This article discusses a drug-sniffing dog case that the U.S. Supreme Court made a decision on.
The use of drug-sniffing dogs seems commonplace to police work these days, but certain constitutional issues regarding the Fourth Amendment’s protection from unreasonable search and seizure involving drug-sniffing dogs have not yet been resolved. The resolution of these issues is profound for criminal defense purposes. Near the end of last year, the U.S. Supreme Court heard two cases on the potential limits to police using drug-sniffing dogs. The first dealt with the reasonableness of a warrantless search conducted by drug-sniffing dog at the front door of a private residence, and the second dealt with the qualifications a drug dog should have to justify the reliability–and therefore reasonableness–of the search.
The Court recently ruled on the second case, Florida v. Harris, favoring the state’s argument. Florida v. Harris answered the question of whether a drug-dog search could ever be legal by addressing the standard of credentials a drug dog should possess so that police can rely on the search. In the case, the police dog alerted officers to drugs in a truck stopped for an expired license plate. After the dog’s alert, police searched the truck and found ingredients used to make methamphetamine. Two weeks after the stop, the police stopped the truck again and the dog again alerted police to drugs, but no drugs were found.
The drug dog in Florida v. Harris completed 120 hours of drug detection training two years prior to the stop but had not been recertified in 16 months. Harris challenged the case against him and asked the court to throw out the evidence showing drugs in his truck, arguing the drug dog’s alert was too unreliable to give police probable cause to search. The Florida Supreme Court ruled in favor of Harris, explaining in addition to explaining the dog’s certification to detect narcotics in court police also needed to present certification records, performance records, evidence regarding the training of the dog’s trainer and an explanation of those records.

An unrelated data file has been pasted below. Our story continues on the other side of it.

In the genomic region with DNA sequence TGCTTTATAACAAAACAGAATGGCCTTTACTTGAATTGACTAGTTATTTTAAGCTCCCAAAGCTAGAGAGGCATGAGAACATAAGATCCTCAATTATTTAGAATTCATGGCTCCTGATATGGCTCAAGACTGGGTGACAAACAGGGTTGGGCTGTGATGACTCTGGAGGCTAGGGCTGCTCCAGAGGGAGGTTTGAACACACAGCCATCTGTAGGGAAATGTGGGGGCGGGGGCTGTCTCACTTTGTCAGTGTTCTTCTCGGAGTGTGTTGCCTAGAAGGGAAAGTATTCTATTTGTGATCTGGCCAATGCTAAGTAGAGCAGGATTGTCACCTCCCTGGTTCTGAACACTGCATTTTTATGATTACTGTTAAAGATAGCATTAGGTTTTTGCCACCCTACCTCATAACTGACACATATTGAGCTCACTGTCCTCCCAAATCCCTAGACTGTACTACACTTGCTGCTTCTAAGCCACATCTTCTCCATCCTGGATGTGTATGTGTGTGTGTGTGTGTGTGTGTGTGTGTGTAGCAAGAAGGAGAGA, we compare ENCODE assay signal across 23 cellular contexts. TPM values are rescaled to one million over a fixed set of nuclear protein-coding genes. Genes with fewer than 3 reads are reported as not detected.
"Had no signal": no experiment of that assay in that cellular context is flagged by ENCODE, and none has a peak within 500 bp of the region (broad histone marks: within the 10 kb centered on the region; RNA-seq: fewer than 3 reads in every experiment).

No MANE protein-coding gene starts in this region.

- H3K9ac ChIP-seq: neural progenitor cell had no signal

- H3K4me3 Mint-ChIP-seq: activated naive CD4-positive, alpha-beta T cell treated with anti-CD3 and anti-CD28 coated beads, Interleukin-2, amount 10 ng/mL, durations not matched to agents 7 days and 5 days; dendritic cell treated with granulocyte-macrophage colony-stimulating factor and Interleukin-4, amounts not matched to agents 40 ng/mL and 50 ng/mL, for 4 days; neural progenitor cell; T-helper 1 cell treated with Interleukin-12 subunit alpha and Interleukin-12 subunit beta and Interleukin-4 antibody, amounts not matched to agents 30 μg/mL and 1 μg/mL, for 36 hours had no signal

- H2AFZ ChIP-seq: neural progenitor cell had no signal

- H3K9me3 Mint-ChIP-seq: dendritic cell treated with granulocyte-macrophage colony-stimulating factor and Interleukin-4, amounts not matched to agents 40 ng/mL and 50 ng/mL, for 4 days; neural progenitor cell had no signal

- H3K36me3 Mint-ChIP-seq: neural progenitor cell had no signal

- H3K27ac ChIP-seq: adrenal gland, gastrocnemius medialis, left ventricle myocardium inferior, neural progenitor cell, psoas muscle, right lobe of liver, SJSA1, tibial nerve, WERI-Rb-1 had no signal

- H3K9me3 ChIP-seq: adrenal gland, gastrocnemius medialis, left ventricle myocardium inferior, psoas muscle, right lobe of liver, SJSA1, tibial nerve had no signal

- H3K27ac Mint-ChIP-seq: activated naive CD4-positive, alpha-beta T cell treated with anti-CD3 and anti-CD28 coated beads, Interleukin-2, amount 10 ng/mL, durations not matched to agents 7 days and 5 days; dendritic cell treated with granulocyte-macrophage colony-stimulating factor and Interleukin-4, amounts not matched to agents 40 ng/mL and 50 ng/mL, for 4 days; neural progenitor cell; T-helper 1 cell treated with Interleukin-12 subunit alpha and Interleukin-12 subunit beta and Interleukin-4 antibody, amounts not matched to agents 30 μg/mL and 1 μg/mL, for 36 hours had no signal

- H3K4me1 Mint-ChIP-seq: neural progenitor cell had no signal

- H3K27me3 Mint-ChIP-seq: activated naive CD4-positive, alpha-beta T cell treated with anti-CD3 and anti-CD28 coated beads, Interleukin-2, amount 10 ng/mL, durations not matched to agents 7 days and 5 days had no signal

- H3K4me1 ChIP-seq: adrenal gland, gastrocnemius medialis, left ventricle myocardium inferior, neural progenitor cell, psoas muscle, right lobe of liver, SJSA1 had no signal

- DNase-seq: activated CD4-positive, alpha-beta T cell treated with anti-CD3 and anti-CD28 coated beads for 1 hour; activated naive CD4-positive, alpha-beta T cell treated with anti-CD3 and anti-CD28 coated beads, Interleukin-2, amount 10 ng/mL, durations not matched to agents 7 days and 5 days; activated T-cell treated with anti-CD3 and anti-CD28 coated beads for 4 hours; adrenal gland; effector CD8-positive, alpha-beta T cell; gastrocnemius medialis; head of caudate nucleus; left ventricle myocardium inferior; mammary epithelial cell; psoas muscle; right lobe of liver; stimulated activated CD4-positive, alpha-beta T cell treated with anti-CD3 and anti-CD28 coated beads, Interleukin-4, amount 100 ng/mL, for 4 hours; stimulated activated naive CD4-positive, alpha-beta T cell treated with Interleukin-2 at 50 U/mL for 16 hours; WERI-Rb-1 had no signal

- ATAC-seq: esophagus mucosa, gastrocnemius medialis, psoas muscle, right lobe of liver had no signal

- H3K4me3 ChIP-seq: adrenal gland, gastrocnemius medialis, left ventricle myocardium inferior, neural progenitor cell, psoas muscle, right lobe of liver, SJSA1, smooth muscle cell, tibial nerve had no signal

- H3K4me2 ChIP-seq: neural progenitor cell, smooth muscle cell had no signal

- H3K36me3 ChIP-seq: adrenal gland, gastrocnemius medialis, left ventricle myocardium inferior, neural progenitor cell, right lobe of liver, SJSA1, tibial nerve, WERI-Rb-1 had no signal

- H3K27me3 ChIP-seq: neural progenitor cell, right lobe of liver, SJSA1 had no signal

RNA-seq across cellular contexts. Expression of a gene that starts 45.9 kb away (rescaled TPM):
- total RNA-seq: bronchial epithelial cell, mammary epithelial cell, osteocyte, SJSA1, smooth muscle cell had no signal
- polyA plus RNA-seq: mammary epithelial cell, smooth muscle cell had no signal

Justice Elena Kagan in the U.S. Supreme Court’s unanimous ruling said the requirements of the Florida Supreme Court were too onerous. Like all questions about probable cause, Kagan said the issue depends on “whether all the factors surrounding a dog’s alert, viewed through the lens of common sense, would make a reasonably prudent person think that a search would reveal contraband or evidence of a crime.” Justice Kagan explained the state’s requirement of an evidentiary checklist went beyond what was reasonably required and that standard training and certification records memorializing the training are sufficient and more reliable than performance records in which errors could easily be recorded about performance. Therefore, a dog’s satisfactory performance in training is enough to provide sufficient reason to trust the dog’s alert.
Justice Kagan went on to explain that evidence of the dog’s training can be challenged by showing the certification methods were faulty or were sub-standard. Absent a defendant’s challenge and with the state’s demonstration of evidence of the dog’s reliability, a court should find probable cause for the search.
The Court has not yet ruled on the first case, Florida v. Jardines. In that case the Court will decide whether police may use a drug dog to sniff outside homes without a warrant. The Court is expected to rule on the issue later this year.
If you are the subject of criminal charges, contact an experienced criminal defense attorney who can ensure that police and prosecutors meet their procedural and evidentiary burdens.
Keywords: drug sniffing dog, U.S. Supreme Court case